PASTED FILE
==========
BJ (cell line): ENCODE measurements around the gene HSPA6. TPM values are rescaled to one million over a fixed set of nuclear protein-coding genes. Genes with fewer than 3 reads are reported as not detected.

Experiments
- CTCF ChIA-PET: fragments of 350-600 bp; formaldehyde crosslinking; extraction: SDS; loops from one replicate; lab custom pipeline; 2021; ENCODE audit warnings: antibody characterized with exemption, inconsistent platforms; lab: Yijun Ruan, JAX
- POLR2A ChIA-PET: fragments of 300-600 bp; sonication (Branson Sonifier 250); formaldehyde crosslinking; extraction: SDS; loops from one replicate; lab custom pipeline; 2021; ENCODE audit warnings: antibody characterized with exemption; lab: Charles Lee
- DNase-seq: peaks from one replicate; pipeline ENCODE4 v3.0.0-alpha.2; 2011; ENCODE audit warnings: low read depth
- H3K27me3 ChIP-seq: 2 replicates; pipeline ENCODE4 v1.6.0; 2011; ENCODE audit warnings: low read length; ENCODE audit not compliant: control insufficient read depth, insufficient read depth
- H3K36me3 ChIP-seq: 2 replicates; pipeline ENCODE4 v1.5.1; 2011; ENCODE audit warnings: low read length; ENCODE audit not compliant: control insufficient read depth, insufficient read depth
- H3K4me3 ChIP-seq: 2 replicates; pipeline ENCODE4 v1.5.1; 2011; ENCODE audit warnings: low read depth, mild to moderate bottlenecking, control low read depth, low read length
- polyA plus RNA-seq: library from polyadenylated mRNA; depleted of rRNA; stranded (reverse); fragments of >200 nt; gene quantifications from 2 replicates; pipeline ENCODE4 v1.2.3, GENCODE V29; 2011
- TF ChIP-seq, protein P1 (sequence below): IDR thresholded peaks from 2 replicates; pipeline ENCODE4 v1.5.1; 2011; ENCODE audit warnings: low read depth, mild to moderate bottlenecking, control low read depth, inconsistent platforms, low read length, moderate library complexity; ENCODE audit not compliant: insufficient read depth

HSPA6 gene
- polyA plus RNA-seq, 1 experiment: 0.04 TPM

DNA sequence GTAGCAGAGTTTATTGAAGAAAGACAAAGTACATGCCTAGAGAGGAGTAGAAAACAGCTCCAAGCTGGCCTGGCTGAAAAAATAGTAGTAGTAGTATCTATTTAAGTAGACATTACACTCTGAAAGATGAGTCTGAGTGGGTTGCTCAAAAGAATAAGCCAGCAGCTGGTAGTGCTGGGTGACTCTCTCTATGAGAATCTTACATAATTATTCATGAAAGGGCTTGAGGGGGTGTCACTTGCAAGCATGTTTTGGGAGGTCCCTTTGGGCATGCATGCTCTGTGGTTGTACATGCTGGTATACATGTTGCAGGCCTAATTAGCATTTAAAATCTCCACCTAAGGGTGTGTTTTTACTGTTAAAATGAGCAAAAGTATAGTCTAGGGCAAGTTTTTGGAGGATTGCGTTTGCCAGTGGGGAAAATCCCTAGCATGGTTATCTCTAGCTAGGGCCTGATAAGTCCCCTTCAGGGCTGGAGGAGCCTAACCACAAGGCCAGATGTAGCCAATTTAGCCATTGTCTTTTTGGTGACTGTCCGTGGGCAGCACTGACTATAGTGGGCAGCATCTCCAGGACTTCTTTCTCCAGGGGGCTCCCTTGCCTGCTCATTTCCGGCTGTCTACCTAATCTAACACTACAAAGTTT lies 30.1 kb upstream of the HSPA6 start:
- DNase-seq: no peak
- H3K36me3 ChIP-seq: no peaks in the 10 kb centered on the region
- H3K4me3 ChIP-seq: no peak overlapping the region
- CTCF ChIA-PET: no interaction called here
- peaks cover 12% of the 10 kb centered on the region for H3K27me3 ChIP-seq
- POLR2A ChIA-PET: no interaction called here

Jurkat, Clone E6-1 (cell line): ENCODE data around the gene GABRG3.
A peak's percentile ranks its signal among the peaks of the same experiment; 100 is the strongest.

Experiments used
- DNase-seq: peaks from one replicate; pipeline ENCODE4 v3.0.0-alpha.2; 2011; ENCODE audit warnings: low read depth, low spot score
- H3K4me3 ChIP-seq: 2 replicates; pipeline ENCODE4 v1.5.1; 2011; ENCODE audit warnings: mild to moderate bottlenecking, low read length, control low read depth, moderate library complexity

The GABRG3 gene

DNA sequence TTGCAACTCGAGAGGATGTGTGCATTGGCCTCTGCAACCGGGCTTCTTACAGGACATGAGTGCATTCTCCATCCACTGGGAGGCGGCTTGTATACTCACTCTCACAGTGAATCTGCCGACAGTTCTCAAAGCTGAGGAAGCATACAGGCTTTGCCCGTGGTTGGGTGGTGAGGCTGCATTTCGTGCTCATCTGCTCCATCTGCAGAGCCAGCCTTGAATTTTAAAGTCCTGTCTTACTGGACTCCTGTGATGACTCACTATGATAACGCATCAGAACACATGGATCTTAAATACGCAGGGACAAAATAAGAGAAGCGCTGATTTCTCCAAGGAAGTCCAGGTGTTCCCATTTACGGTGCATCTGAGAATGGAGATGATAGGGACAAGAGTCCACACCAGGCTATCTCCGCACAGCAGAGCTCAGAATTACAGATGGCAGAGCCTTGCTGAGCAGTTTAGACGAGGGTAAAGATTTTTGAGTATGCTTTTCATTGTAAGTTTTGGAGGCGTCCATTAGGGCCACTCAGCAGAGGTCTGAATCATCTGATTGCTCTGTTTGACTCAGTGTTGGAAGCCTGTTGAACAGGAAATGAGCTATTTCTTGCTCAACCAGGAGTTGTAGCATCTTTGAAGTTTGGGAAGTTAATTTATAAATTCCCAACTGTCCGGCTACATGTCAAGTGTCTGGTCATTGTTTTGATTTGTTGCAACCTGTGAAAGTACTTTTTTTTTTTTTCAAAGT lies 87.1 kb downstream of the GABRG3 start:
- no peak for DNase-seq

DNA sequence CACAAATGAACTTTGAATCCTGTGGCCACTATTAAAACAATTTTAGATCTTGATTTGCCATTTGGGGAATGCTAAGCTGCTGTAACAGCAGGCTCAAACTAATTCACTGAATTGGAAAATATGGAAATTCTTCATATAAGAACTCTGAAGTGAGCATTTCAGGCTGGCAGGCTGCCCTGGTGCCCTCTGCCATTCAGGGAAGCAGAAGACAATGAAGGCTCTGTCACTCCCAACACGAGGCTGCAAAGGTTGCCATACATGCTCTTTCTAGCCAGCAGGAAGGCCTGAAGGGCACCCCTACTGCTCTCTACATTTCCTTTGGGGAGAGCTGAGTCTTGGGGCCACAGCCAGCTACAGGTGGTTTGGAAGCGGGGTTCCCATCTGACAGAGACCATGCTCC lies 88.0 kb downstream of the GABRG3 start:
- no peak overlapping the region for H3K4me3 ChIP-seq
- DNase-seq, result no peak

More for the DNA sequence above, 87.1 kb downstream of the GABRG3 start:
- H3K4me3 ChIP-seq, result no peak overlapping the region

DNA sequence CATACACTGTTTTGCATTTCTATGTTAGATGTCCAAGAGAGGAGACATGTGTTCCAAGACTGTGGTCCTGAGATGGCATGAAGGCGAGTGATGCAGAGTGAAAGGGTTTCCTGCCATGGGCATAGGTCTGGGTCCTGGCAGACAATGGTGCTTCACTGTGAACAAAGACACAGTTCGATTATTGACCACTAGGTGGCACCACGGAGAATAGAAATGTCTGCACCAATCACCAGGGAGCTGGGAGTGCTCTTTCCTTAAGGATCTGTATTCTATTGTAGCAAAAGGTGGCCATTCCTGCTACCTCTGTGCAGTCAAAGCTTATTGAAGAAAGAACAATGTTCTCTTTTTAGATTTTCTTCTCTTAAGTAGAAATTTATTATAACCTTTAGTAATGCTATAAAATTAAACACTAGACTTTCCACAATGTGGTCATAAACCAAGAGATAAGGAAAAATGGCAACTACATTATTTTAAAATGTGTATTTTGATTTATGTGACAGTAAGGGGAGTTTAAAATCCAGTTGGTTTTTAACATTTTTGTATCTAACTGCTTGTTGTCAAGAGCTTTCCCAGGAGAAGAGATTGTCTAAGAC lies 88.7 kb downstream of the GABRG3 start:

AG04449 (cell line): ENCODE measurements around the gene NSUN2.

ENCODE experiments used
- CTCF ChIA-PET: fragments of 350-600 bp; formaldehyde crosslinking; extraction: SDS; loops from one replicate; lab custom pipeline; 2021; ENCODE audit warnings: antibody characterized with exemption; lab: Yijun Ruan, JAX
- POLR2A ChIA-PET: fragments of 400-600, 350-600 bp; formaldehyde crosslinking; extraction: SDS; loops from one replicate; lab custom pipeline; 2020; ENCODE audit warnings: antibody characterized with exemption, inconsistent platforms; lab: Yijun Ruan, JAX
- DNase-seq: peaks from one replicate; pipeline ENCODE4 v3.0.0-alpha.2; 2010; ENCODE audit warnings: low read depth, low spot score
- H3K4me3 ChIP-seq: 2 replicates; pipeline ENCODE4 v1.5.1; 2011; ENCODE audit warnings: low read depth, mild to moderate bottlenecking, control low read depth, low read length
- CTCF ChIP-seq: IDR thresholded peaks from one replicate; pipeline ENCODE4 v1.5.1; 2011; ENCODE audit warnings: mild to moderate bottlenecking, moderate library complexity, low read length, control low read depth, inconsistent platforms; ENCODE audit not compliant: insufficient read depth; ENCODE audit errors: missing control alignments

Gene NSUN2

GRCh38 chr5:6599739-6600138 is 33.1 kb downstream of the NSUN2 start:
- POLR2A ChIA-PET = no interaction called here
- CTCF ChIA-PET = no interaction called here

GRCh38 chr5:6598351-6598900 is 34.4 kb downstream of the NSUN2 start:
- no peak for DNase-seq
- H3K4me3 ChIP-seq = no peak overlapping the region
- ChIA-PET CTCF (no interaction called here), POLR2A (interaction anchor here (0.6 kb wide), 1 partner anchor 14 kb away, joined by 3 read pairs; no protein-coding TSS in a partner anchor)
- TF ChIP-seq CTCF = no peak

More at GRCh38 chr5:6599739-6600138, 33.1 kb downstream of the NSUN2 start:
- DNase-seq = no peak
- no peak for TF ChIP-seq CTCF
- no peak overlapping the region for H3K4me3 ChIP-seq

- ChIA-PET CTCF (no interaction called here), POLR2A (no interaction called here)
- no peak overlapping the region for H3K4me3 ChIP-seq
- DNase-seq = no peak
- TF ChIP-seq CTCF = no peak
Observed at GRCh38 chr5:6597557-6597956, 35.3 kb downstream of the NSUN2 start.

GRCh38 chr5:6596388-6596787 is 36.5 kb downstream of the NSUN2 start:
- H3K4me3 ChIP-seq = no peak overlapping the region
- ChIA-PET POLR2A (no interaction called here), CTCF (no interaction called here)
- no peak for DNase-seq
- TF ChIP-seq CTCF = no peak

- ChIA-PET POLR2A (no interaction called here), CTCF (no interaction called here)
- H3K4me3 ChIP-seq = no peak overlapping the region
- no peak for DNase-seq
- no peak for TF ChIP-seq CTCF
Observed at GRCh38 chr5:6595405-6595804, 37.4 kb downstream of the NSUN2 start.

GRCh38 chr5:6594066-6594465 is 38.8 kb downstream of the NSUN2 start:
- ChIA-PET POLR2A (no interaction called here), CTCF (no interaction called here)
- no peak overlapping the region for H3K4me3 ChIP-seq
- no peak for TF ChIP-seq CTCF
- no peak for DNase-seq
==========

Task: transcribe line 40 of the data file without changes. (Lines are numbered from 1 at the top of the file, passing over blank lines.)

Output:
- CTCF ChIP-seq: IDR thresholded peaks from one replicate; pipeline ENCODE4 v1.5.1; 2011; ENCODE audit warnings: mild to moderate bottlenecking, moderate library complexity, low read length, control low read depth, inconsistent platforms; ENCODE audit not compliant: insufficient read depth; ENCODE audit errors: missing control alignments